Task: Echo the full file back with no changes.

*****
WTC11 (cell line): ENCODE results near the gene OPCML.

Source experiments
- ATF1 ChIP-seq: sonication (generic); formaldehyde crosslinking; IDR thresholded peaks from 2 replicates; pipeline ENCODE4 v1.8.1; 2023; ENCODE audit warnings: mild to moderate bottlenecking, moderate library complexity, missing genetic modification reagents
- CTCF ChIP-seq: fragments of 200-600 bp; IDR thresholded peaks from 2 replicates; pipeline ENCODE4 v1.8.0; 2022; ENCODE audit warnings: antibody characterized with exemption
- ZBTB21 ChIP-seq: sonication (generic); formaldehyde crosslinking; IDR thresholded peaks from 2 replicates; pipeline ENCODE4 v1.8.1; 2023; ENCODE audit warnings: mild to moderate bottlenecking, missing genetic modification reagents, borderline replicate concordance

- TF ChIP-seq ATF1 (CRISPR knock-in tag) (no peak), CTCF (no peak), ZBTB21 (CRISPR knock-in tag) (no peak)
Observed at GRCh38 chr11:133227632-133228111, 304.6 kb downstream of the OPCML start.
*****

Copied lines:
WTC11 (cell line): ENCODE results near the gene OPCML.

Source experiments
- ATF1 ChIP-seq: sonication (generic); formaldehyde crosslinking; IDR thresholded peaks from 2 replicates; pipeline ENCODE4 v1.8.1; 2023; ENCODE audit warnings: mild to moderate bottlenecking, moderate library complexity, missing genetic modification reagents
- CTCF ChIP-seq: fragments of 200-600 bp; IDR thresholded peaks from 2 replicates; pipeline ENCODE4 v1.8.0; 2022; ENCODE audit warnings: antibody characterized with exemption
- ZBTB21 ChIP-seq: sonication (generic); formaldehyde crosslinking; IDR thresholded peaks from 2 replicates; pipeline ENCODE4 v1.8.1; 2023; ENCODE audit warnings: mild to moderate bottlenecking, missing genetic modification reagents, borderline replicate concordance

- TF ChIP-seq ATF1 (CRISPR knock-in tag) (no peak), CTCF (no peak), ZBTB21 (CRISPR knock-in tag) (no peak)
Observed at GRCh38 chr11:133227632-133228111, 304.6 kb downstream of the OPCML start.